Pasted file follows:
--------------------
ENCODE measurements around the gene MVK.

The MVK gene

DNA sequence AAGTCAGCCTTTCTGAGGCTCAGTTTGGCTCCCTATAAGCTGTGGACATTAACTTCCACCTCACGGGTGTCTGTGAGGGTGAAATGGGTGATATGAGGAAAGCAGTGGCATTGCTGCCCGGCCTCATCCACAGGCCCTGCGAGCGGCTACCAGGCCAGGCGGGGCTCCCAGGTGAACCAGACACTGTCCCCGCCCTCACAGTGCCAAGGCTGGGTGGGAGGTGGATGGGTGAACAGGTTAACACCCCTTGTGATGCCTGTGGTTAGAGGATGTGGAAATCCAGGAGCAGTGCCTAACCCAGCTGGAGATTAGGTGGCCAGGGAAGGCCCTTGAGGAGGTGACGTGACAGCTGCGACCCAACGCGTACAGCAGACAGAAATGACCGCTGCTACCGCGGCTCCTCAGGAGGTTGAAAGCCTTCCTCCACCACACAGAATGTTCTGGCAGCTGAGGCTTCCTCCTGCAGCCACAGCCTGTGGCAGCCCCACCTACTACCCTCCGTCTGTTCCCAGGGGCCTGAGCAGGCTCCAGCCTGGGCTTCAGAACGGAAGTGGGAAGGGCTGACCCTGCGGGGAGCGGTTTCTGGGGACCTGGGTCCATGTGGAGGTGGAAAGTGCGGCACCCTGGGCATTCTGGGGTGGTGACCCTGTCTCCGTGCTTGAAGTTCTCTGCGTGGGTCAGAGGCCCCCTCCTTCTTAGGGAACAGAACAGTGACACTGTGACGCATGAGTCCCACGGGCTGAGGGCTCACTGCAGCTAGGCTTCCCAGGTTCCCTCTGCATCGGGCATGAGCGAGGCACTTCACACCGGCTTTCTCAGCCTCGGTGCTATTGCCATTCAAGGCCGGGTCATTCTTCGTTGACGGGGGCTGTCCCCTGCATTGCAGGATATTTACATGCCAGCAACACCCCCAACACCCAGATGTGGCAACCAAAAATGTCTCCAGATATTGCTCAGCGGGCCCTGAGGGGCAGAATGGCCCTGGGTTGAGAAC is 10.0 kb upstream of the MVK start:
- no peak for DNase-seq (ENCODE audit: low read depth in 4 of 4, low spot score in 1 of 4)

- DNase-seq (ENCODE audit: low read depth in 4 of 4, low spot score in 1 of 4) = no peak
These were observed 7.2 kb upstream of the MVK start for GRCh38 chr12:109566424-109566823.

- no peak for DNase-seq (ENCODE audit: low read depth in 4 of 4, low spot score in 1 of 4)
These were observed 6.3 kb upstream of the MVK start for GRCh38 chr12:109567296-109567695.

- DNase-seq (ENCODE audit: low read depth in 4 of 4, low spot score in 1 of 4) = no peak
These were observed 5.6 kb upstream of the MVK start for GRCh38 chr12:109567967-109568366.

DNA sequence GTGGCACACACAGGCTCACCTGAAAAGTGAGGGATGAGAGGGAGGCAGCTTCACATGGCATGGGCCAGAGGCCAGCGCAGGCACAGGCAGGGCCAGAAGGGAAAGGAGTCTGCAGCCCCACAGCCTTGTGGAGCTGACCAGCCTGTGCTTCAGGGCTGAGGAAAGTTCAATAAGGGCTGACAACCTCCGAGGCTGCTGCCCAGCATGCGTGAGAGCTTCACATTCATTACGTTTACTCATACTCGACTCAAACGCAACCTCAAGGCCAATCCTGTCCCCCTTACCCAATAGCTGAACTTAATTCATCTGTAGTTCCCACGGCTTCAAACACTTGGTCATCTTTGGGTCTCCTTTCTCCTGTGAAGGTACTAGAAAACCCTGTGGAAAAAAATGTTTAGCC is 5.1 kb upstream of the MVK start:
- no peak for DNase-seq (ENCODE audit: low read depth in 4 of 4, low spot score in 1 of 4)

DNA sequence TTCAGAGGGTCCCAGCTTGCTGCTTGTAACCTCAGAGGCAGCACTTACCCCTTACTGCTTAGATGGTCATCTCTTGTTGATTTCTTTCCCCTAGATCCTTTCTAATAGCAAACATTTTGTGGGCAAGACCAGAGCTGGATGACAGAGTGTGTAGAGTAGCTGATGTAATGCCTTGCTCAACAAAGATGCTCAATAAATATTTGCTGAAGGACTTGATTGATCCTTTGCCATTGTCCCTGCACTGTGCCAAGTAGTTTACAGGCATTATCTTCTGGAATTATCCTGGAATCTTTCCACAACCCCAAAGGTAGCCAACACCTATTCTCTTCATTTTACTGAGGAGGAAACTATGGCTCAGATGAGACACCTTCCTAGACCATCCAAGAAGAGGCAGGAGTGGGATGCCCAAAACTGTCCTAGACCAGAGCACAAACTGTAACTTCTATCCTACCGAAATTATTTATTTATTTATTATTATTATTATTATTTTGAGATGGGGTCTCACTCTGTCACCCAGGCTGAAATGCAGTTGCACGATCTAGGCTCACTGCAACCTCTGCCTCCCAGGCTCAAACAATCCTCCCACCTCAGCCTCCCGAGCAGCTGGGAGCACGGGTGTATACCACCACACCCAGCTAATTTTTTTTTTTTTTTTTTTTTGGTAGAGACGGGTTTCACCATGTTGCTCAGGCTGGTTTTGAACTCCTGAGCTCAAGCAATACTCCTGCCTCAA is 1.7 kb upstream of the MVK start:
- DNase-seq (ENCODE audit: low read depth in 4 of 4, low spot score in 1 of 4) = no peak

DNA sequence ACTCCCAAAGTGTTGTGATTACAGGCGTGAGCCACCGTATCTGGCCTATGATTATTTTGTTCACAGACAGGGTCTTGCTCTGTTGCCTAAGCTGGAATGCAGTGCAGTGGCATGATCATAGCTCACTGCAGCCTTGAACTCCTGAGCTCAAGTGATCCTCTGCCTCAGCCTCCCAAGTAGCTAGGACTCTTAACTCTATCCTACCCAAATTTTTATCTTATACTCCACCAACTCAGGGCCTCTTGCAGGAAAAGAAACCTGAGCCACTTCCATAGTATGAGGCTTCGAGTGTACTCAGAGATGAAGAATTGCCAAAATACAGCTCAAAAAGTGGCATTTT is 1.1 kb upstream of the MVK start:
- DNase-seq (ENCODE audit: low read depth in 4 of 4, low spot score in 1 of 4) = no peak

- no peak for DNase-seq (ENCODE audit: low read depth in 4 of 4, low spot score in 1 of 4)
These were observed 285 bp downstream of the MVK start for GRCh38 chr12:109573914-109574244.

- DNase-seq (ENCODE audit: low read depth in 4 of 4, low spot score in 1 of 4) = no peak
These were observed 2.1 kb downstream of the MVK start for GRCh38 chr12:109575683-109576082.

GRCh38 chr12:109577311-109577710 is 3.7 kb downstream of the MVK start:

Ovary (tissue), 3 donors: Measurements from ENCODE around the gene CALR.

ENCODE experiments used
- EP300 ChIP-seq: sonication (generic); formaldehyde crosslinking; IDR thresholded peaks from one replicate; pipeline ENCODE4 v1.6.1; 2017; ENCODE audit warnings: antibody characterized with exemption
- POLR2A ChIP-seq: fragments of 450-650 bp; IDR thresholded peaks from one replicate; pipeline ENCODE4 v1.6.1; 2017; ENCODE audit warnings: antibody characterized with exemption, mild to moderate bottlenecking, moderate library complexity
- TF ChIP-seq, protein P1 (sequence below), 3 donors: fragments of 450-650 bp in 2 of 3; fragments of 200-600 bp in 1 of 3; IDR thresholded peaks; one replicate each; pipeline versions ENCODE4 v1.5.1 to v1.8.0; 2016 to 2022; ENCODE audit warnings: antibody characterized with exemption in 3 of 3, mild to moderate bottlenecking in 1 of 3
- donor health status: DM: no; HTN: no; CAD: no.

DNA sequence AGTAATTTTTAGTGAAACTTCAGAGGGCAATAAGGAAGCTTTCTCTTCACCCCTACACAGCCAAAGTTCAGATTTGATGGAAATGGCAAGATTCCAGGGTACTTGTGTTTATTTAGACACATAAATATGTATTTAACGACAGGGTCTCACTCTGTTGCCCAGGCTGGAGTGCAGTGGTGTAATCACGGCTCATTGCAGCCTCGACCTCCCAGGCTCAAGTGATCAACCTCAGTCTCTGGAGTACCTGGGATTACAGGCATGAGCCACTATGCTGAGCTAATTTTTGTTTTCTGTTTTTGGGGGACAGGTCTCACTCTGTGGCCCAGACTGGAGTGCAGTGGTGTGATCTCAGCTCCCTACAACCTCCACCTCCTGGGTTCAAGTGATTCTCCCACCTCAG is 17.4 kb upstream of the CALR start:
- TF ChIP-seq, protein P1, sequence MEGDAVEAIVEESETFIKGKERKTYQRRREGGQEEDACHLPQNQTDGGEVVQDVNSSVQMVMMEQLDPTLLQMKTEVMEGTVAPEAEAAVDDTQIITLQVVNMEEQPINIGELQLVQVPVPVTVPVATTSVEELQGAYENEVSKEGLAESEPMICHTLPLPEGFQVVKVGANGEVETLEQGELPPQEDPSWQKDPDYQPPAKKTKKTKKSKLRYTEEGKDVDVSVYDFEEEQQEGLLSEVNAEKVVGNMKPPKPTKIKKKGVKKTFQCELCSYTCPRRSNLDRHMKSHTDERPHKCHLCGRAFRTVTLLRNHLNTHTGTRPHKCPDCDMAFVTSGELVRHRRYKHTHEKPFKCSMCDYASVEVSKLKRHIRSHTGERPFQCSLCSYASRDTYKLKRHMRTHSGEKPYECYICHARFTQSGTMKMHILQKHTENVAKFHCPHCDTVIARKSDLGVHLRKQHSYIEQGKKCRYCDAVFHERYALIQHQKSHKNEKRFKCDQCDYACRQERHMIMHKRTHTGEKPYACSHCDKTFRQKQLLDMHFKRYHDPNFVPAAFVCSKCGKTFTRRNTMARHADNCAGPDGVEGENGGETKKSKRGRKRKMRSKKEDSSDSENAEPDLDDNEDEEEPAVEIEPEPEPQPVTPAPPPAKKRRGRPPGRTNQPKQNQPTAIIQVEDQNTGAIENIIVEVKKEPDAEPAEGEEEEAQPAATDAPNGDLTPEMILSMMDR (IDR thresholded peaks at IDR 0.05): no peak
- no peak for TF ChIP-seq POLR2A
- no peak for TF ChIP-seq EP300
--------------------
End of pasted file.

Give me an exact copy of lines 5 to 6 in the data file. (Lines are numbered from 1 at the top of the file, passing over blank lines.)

- DNase-seq (ENCODE audit: low read depth in 4 of 4, low spot score in 1 of 4) = no peak
These were observed 7.2 kb upstream of the MVK start for GRCh38 chr12:109566424-109566823.